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Coastal communities protest nuclear plant in India

Mar 25, 2010

A 10,000 megawatt nuclear power plant proposed in a remote village in India's commercial capital, Mumbai has instituted a people's movement for endangering ecology as well as their livelihoods. While administrators claim of procuring rights over land and expected environmental clearances, locals refuse to abandon their ancestral homes and farms.

Some 350km (220 miles) from India's commercial capital, Mumbai, lies the village of Madban overlooking the vast expanse of the Arabian Sea.

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It is in this village that a 10,000 megawatt nuclear power plant is proposed - and farmers and fishermen, backed by campaigners, are hardening their stance against it.

People from Madban believe the project will cause havoc to the environment and to their livelihoods.

Stunning beauty

Pravin Gavhankar, a local farmer who is leading the campaign against the plant, expresses his resolve in no uncertain terms: "We have been living here for centuries; we will die but not abandon our ancestral homes and farms."

The nuclear power plant's director CB Jain is seemingly unperturbed by the villagers' opposition.
He says: "We are very much excited that we are going to implement this particular plan of the government of India very soon."

Plans for the government's ambitious nuclear power plant came after the September 2008 Indo-French agreement. This was implemented soon after the global body, the Nuclear Suppliers Group, lifted international restrictions and permitted other countries to collaborate with India on civil nuclear deals.

The French nuclear company Areva is set to install six nuclear reactors, each able to produce 1,650 megawatts of power, in this part of the coastline of western Maharashtra state.

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The long coastal stretch between Mumbai and Goa is stunning in its beauty and dotted with horticultural activity. The only big industrial activity here is the Dabhol power plant.

The villagers are not just opposed to the nuclear plant in their backyard but also to nine other power projects in the region which are in various stages of being commissioned.

Gavhankar believes they will destroy the region's ecology.

"The nuclear plant will amount to raping the gift of nature that we have here," he says.

Real concern

But Jain disagrees.

"The site is most suited to the plant. It's totally barren, 80% of it surrounded by sea, water is available in abundance."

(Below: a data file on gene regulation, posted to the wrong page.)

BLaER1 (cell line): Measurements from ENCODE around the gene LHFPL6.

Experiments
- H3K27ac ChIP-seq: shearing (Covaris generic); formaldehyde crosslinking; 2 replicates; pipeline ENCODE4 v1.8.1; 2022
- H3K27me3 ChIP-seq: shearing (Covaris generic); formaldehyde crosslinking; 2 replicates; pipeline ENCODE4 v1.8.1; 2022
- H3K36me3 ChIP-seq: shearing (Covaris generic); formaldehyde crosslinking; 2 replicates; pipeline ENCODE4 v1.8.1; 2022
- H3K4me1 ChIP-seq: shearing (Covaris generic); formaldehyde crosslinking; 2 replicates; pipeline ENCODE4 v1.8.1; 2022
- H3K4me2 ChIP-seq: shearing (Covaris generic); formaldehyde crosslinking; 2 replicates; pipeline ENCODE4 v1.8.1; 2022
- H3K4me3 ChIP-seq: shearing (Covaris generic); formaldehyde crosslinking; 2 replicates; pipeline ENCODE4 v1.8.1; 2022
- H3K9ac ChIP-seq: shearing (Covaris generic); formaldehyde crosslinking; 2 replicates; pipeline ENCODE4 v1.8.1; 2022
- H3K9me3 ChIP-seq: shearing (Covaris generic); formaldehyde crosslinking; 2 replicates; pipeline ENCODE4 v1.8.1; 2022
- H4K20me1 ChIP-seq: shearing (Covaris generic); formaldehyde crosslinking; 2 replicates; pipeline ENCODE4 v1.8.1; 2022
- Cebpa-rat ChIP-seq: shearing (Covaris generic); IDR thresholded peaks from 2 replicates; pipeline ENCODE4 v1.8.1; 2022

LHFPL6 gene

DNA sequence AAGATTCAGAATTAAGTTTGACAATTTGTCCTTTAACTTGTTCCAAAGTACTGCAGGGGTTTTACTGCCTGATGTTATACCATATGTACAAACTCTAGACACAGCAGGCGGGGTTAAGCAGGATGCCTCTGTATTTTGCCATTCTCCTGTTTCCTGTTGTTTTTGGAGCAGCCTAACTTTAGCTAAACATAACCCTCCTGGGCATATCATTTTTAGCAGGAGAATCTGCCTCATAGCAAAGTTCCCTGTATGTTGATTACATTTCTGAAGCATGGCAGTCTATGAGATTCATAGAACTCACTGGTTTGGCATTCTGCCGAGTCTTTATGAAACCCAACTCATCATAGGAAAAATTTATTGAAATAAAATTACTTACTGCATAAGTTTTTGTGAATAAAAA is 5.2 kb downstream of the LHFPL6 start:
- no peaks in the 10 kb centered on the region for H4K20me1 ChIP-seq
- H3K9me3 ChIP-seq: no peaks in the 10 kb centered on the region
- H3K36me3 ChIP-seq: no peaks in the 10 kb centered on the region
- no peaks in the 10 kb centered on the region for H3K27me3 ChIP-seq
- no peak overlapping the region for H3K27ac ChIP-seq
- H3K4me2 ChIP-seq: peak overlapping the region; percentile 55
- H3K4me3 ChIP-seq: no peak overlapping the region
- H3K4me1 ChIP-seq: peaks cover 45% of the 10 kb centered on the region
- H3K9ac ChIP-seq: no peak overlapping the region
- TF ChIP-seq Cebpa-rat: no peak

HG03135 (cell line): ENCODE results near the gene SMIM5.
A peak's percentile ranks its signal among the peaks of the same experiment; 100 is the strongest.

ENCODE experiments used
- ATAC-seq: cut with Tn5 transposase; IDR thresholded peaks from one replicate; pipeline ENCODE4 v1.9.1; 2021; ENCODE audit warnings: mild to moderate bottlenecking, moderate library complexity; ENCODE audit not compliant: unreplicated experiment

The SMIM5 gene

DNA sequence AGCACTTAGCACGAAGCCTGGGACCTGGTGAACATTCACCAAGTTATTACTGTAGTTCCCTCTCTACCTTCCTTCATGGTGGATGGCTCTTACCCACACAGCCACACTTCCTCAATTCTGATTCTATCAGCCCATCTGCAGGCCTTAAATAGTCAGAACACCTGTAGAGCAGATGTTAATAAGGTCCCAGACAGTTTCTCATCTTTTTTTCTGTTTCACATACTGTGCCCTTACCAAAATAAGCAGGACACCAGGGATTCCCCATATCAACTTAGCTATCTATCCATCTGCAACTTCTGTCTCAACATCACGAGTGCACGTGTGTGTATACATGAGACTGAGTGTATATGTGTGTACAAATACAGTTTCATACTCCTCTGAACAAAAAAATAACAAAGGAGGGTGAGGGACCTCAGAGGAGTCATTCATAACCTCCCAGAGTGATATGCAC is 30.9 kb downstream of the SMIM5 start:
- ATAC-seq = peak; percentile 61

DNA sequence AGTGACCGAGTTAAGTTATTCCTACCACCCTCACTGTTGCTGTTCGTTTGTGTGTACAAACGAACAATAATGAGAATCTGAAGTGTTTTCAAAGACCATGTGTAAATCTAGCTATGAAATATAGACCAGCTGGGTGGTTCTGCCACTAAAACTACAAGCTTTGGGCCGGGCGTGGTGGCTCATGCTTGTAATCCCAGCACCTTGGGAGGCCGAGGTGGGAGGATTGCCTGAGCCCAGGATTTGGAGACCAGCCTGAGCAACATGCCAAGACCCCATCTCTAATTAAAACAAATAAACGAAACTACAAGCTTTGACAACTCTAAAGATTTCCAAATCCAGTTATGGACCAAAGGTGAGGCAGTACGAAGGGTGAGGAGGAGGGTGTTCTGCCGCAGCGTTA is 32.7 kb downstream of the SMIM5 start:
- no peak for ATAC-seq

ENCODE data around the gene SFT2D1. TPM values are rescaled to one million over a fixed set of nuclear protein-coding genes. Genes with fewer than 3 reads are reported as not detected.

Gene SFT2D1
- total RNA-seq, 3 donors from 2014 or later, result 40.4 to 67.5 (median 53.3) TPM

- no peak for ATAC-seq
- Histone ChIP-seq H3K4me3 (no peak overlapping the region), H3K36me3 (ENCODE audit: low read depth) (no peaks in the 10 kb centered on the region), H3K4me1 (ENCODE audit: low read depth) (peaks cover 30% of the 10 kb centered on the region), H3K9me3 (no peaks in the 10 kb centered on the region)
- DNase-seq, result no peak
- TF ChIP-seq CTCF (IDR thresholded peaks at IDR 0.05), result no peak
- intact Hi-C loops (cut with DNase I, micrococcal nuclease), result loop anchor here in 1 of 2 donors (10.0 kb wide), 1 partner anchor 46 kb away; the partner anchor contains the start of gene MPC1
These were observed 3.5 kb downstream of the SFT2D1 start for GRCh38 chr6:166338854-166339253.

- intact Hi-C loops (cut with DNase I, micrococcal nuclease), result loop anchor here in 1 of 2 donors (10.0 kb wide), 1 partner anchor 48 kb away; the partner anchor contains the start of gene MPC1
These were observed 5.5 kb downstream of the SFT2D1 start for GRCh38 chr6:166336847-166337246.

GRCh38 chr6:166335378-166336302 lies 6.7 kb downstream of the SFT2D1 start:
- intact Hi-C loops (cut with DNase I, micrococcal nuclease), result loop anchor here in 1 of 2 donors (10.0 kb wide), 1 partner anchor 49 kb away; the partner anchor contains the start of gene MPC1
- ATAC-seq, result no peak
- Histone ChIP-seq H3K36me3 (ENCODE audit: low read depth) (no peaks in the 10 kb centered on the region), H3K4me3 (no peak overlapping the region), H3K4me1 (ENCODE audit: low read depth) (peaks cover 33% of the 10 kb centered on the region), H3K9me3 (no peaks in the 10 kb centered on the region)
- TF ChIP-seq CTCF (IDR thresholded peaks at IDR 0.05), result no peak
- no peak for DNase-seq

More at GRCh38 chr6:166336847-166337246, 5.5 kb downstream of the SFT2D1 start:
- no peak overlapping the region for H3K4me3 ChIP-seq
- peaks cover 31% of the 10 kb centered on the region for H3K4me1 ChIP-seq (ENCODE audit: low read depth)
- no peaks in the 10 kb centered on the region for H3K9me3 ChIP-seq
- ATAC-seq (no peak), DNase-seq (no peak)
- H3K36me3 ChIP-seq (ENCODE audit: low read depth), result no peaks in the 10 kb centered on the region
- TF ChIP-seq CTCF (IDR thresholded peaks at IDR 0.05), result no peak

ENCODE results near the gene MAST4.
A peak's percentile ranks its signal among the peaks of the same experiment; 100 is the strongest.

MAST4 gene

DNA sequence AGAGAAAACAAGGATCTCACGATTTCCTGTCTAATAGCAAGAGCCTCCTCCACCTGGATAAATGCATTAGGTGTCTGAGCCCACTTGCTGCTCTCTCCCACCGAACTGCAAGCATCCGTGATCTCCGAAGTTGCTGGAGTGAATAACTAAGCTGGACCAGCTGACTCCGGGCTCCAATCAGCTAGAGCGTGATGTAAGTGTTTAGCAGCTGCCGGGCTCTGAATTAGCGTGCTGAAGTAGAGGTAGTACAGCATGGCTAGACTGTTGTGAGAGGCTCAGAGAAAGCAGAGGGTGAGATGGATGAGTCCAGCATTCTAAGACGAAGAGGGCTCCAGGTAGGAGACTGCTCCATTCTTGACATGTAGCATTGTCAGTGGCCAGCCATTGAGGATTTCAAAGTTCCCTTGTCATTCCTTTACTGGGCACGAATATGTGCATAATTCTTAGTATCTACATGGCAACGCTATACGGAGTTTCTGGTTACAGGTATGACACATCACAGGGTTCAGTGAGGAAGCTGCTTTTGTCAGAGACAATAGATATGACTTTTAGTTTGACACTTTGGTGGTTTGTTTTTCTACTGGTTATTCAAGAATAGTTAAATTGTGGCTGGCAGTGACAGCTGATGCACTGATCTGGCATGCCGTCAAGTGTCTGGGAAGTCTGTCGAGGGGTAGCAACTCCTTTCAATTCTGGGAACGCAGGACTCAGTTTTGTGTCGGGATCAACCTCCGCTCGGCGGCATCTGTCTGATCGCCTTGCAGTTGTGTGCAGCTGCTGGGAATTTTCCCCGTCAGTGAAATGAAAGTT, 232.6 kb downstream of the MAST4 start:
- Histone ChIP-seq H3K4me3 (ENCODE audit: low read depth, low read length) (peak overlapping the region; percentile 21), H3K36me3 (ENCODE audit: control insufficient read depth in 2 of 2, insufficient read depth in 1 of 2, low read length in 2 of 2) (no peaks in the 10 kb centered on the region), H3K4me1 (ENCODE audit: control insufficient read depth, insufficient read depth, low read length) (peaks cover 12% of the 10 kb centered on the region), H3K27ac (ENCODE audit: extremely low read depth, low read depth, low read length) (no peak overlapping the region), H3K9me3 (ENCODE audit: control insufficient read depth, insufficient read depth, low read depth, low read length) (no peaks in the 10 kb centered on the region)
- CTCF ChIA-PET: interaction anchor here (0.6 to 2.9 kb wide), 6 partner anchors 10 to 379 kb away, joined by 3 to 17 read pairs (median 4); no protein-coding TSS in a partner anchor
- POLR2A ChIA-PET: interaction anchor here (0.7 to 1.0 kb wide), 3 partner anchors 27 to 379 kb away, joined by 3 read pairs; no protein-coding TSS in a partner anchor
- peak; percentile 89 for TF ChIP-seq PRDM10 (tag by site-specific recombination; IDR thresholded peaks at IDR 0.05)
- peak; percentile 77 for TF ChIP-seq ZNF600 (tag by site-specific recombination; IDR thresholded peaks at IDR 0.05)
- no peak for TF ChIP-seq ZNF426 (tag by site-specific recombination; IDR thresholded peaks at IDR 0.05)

He says that despite the protests, the first phase of the project, that of land acquisition, is over.

Jain says that the next phase - procuring environmental clearances - will be over soon.

His optimism is a cause for real concern among villagers.

In Madban and other villages on the proposed site of the plant, local people refuse to believe that land officially acquired last month has suddenly ceased to be theirs.

Milind Desai, a local medical practitioner, says: "There is not even a hypothetical possibility of us leaving the village. We know the plant is not coming here."

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Campaigner Gavhankar owned 150 acres of land until last month.

The government acquired his land - along with land belonging to 2,400 other farmers - in four villages.

On it, the Nuclear Power Corporation of India is to start work on the project next year - along with Areva.
The aim is to fuel energy-starved India's continued economic growth. Over the next decade alone, the contribution of nuclear energy is expected to rise from just 3% to 6% of India's total needs.

But Gavhankar argues that the government would do well to look at other alternatives to produce electricity.

"We are not against progress. Nature has given us air, water and sunlight. You can make solar energy from sunlight, wind energy from air and the water in this long coast of the Arabian sea produces enough waves to generate thousands of megawatts of power. Why are they not using these natural resources?" he asks.

Campaigners from around India have now joined the resistance movement set up by farmers and fishermen.

They have all decided to stage a protest march in Ratnagiri on 17 March to highlight what they say are safety issues overlooked by the plans, as well as compensation schemes in case of accidents.

Collision course

Adwait Pednekar, a security expert in the energy sector, is opposing the nuclear plant because of the dangers he says that it poses.

"First is the impact on the environment and the long term impact because of radioactivity on human beings and biodiversity, including sea life," he says.

"The entire area taken by the government is quite productive in terms of horticulture and all that will be lost."

Environmental groups like Greenpeace support the campaign, arguing that the area is environmentally and ecologically sensitive.

But the government insists that the proposed nuclear plant will not harm the flora and fauna of the region and that eventually opposition to it will fade away.

"It'll die down because it's not our project. It's their project. It's for them," said plant director CB Jain.

It seems that for the time being at least the two sides remain on a collision course.

Source : BBC News
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